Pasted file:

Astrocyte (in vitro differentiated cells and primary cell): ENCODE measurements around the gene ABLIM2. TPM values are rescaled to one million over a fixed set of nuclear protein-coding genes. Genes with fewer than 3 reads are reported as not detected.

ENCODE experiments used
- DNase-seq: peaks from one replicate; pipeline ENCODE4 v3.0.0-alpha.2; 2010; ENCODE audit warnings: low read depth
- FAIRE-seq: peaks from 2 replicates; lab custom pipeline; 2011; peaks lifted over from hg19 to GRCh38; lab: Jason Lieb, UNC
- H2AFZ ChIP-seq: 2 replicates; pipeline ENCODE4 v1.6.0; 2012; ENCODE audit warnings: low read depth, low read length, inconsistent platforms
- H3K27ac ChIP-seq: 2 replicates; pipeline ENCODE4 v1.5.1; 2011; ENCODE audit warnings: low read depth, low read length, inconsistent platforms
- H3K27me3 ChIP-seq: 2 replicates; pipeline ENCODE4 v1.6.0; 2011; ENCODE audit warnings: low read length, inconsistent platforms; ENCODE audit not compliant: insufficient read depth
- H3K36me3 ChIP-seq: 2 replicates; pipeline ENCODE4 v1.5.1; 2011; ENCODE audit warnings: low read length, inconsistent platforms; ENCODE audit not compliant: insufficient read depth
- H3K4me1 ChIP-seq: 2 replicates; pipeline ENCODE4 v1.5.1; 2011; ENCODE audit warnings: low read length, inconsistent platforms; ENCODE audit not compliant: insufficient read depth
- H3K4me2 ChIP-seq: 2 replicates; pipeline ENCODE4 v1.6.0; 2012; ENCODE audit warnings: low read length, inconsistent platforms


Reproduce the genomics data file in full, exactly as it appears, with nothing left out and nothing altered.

Astrocyte (in vitro differentiated cells and primary cell): ENCODE measurements around the gene ABLIM2. TPM values are rescaled to one million over a fixed set of nuclear protein-coding genes. Genes with fewer than 3 reads are reported as not detected.

ENCODE experiments used
- DNase-seq: peaks from one replicate; pipeline ENCODE4 v3.0.0-alpha.2; 2010; ENCODE audit warnings: low read depth
- FAIRE-seq: peaks from 2 replicates; lab custom pipeline; 2011; peaks lifted over from hg19 to GRCh38; lab: Jason Lieb, UNC
- H2AFZ ChIP-seq: 2 replicates; pipeline ENCODE4 v1.6.0; 2012; ENCODE audit warnings: low read depth, low read length, inconsistent platforms
- H3K27ac ChIP-seq: 2 replicates; pipeline ENCODE4 v1.5.1; 2011; ENCODE audit warnings: low read depth, low read length, inconsistent platforms
- H3K27me3 ChIP-seq: 2 replicates; pipeline ENCODE4 v1.6.0; 2011; ENCODE audit warnings: low read length, inconsistent platforms; ENCODE audit not compliant: insufficient read depth
- H3K36me3 ChIP-seq: 2 replicates; pipeline ENCODE4 v1.5.1; 2011; ENCODE audit warnings: low read length, inconsistent platforms; ENCODE audit not compliant: insufficient read depth
- H3K4me1 ChIP-seq: 2 replicates; pipeline ENCODE4 v1.5.1; 2011; ENCODE audit warnings: low read length, inconsistent platforms; ENCODE audit not compliant: insufficient read depth
- H3K4me2 ChIP-seq: 2 replicates; pipeline ENCODE4 v1.6.0; 2012; ENCODE audit warnings: low read length, inconsistent platforms